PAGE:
Munro on What the Tesla Cybertruck Will Really Cost to Build

Motor Trend Technical Director Frank Markus recently shared some insights on the Tesla Cybertruck’s eventual production. Markus was recently on the Autoline After Hours panel discussion with Munro & Associates CEO Sandy Munro and recapped some of the highlights.

For example, when discussing the tooling cost for 50,000 Cybertruck bodies per year: “Sandy sees stainless-steel blanks entering the facility in a couple of sizes, from which they are cut either via water jet or laser (water would be his preference, so as not to risk altering the steel’s heat treatment). The blanks will then be handled manually and formed on press breaks or very simple stamp operations (using manual load, clamp, break, and possibly manual tack welding) and then structurally fastened via robotic TIG welding. There would be no major paint shop, as chassis and other non Class-A surface parts that require paint or other corrosion protection would arrive painted or powder-coated by the supplier.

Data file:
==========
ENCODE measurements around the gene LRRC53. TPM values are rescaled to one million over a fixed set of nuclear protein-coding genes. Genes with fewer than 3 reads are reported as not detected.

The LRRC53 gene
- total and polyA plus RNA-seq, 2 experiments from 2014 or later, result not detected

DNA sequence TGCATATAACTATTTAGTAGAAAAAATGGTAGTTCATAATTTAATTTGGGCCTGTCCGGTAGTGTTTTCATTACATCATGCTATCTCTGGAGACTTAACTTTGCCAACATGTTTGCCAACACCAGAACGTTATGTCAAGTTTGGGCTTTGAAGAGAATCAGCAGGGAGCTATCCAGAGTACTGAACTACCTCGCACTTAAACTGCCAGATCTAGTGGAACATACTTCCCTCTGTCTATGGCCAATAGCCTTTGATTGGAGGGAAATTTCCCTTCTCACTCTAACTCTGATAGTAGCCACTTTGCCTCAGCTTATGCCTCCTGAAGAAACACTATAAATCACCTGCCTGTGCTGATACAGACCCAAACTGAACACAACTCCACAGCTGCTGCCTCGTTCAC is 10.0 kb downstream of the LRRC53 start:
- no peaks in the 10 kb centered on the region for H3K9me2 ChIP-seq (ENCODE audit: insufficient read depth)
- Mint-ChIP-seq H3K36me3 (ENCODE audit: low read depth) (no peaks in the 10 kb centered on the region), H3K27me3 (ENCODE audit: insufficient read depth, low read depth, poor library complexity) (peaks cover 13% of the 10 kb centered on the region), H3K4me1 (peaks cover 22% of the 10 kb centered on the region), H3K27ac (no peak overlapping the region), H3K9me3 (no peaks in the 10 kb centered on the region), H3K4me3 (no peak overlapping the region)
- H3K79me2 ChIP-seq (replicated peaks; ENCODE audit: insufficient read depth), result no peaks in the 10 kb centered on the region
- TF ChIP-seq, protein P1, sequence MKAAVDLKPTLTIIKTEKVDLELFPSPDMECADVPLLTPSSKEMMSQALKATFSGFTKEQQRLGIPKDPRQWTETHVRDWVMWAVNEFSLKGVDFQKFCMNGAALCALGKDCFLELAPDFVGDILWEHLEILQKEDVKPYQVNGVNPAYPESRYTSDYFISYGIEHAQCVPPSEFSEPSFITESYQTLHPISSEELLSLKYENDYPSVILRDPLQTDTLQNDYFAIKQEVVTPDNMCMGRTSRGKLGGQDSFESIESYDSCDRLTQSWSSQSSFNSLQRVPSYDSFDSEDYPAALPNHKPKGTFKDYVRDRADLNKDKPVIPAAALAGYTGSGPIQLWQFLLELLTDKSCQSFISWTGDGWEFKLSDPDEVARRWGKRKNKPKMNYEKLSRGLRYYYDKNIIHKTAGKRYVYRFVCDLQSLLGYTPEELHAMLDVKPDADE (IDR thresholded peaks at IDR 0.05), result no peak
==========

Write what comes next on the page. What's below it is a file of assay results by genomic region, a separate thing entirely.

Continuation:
Forecast capital expense for 50,000 trucks: $30 million. Assuming five years of tooling amortization, that’s less than $200/truck—a fraction of what Sandy claims mainstream manufacturers assume for marketing ($800/vehicle) and legacy costs ($600/vehicle).”

The article also discusses the comparative tooling costs for 50,000 conventional (F-150-type) truck bodies/year: “Tools to handle rolls of steel coil stock, blanking dies, stamping presses and dies: $25 million; body shop with partial automation and multiple spot welders: $35 million; paint shop: $150 million. Total: $210 million.”

Curious how these figures change for 600,000 bodies per year? Then head over to the Motor Trend article here: